Soil Matters, Say Scientists at Ecosystem Conference
A recent conference highlighted the breadth of ecosystem services soils provide and spurred debate about how soil should be protected.Leading scientists recently gathered at a conference to discuss the value of a natural resource that is often overlooked—soil. The “Soil’s Role in Restoring Ecosystem Services” conference was sponsored by the Soil Science Society of America, the Ecological Society of America, the U.S. Geological Survey, and the American Geophysical Union and spanned topics from food security to climate change.
“We have a Clean Air Act, and we have a Clean Water Act. What we don’t have is a Clean Soil Act,” Mary Stromberger, Ph.D., one of the conference organizers, told EBN. “It has been taken for granted, and people don’t recognize it as a resource.” Some of the most important conversations that came out of the conference, she continued, were about how to place value on soils so that they might be protected through regulation. Stromberger says she thinks the “majority favor economic assessment,” or a cost-benefit analysis of, but predictably, there are concerns that quantifying the value of soil would allow it to be “sold to the highest bidder,” a particular concern where developing countries might sell their most fertile lands for foreign food production.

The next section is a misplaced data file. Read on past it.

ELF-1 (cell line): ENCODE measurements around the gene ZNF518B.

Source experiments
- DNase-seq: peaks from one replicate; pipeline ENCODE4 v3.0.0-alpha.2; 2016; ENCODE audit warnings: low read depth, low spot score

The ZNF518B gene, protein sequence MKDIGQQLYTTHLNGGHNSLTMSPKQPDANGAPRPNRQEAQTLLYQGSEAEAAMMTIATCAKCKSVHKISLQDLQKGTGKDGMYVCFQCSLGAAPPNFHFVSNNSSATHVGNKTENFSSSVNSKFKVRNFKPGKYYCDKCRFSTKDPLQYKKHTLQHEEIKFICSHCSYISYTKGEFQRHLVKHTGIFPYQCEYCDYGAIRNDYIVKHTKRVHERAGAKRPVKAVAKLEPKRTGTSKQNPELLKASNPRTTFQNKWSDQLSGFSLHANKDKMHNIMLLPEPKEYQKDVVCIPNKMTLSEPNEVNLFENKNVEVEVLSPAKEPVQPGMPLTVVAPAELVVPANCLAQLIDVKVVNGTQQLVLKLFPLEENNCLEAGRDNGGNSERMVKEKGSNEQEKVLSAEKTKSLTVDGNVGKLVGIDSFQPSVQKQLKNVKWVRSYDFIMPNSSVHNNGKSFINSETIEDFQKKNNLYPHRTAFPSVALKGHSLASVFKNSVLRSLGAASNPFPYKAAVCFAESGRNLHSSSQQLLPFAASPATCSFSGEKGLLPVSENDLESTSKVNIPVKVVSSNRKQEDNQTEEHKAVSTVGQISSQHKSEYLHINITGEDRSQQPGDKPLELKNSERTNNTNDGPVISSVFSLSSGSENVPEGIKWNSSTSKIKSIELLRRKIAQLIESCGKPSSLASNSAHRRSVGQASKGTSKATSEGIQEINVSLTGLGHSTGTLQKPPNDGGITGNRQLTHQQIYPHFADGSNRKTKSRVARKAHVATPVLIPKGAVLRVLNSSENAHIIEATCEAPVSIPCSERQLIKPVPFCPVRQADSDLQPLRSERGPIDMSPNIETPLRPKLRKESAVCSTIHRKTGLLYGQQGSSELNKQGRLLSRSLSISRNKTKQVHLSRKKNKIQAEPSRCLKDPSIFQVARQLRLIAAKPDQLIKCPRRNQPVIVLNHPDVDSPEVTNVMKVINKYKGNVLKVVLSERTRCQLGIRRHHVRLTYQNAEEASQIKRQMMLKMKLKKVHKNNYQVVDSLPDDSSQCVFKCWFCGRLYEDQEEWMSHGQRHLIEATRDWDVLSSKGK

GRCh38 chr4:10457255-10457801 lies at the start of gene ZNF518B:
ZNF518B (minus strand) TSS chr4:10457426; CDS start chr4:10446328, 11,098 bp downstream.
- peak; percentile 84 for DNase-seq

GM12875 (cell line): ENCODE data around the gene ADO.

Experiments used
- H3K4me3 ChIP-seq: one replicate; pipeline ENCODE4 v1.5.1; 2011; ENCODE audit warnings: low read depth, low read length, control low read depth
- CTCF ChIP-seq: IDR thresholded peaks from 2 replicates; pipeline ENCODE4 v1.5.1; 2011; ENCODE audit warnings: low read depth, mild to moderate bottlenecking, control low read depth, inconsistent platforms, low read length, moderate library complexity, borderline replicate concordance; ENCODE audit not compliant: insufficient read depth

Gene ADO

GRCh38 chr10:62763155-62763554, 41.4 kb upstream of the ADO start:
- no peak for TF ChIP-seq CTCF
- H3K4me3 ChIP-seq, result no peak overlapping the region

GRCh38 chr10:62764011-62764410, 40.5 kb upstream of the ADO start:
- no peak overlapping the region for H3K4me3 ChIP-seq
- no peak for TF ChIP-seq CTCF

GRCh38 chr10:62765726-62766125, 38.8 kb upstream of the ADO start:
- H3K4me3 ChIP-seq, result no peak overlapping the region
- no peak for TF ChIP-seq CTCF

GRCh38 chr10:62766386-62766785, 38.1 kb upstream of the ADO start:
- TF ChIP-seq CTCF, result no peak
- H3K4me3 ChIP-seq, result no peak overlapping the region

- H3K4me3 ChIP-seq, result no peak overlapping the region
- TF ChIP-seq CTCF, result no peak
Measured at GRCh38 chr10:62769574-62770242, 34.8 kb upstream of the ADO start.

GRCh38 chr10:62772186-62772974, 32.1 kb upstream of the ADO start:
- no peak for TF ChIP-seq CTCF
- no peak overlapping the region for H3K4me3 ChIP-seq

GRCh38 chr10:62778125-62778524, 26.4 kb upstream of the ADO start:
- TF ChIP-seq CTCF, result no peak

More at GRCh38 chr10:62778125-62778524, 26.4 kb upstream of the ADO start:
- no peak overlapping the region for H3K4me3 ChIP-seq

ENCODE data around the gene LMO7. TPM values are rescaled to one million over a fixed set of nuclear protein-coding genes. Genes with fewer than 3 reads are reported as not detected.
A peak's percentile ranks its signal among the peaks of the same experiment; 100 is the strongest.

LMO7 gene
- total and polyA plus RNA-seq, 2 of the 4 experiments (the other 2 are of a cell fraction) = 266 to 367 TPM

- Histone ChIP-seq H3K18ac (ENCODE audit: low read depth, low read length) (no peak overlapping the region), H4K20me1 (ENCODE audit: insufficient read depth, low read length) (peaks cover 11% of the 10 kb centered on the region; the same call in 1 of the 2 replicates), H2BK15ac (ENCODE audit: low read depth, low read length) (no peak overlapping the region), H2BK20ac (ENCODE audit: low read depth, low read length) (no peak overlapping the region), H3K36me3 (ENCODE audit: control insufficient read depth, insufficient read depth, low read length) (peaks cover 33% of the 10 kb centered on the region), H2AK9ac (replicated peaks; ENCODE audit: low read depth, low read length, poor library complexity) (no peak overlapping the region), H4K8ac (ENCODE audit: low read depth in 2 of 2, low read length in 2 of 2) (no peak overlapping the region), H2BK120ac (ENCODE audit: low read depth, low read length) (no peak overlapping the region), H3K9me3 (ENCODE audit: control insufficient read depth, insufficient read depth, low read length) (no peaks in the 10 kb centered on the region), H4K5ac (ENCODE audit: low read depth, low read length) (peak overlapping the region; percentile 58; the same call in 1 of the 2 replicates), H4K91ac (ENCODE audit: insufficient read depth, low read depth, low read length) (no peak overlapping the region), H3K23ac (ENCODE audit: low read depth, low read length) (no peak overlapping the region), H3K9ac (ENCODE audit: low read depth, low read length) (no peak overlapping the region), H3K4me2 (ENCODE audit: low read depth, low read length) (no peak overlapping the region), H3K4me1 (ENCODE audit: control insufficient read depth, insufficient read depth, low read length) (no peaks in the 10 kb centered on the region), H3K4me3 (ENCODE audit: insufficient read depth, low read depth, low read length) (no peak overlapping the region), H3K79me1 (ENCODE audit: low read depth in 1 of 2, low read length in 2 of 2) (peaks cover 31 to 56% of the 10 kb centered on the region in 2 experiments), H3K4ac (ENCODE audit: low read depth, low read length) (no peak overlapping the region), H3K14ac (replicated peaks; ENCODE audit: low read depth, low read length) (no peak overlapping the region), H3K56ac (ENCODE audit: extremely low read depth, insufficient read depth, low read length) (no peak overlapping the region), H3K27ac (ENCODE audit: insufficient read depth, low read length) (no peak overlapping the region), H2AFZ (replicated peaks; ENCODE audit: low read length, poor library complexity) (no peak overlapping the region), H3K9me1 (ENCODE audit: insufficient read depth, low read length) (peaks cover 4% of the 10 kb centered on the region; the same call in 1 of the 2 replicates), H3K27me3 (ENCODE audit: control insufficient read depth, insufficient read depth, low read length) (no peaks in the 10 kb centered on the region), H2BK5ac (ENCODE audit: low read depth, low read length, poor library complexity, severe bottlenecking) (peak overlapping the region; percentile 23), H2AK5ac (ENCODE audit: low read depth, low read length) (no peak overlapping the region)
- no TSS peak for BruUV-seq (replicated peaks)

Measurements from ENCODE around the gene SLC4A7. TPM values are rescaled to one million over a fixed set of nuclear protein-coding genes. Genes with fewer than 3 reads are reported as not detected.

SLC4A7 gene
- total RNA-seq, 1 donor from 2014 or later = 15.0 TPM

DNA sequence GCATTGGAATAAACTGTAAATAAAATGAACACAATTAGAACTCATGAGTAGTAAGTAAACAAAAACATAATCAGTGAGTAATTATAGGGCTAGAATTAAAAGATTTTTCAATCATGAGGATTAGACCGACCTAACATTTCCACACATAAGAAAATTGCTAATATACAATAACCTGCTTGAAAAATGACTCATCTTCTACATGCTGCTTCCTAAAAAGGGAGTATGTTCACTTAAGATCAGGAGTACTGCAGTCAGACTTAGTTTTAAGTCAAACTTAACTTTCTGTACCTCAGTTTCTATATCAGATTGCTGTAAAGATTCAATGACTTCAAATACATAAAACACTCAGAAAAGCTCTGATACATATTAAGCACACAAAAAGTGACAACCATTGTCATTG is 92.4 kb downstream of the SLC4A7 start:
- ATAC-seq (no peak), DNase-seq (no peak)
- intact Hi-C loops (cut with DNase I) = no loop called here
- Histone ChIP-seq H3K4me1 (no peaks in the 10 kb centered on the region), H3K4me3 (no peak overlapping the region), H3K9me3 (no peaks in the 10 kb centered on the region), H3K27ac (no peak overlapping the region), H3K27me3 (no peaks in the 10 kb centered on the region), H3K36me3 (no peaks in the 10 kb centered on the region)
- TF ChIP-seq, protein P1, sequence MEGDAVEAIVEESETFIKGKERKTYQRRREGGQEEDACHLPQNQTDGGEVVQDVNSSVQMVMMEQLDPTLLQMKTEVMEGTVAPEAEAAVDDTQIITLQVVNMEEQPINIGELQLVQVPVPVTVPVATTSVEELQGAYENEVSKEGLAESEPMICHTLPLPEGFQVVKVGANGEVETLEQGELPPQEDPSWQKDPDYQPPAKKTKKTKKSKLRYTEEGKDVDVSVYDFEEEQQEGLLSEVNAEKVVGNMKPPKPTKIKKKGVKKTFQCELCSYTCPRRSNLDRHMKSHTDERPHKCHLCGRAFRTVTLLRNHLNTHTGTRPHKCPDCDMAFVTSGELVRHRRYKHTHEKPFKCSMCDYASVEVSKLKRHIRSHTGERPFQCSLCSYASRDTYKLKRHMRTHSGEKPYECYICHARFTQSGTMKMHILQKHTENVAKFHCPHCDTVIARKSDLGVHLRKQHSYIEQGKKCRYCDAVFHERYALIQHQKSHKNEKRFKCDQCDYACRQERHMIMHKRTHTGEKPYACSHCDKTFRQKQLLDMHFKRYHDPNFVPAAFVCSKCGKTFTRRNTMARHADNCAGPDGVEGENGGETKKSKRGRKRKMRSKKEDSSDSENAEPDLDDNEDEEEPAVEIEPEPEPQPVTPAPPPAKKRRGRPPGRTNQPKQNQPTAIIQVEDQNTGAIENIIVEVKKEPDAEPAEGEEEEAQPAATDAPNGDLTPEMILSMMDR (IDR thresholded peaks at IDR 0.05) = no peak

Closer to home, even urban soils should be recognized as “hyperfunctional landscapes” according to Richard Pouyat of the U.S. Forest Service, one of the keynote presenters. In addition to sequestering carbon and regulating water cycles, soil provides aesthetically pleasing natural spaces that can support human well-being. These services justify conserving soils as much as any other natural resource during the design and construction of the built environment, he suggests.
Published April 2, 2014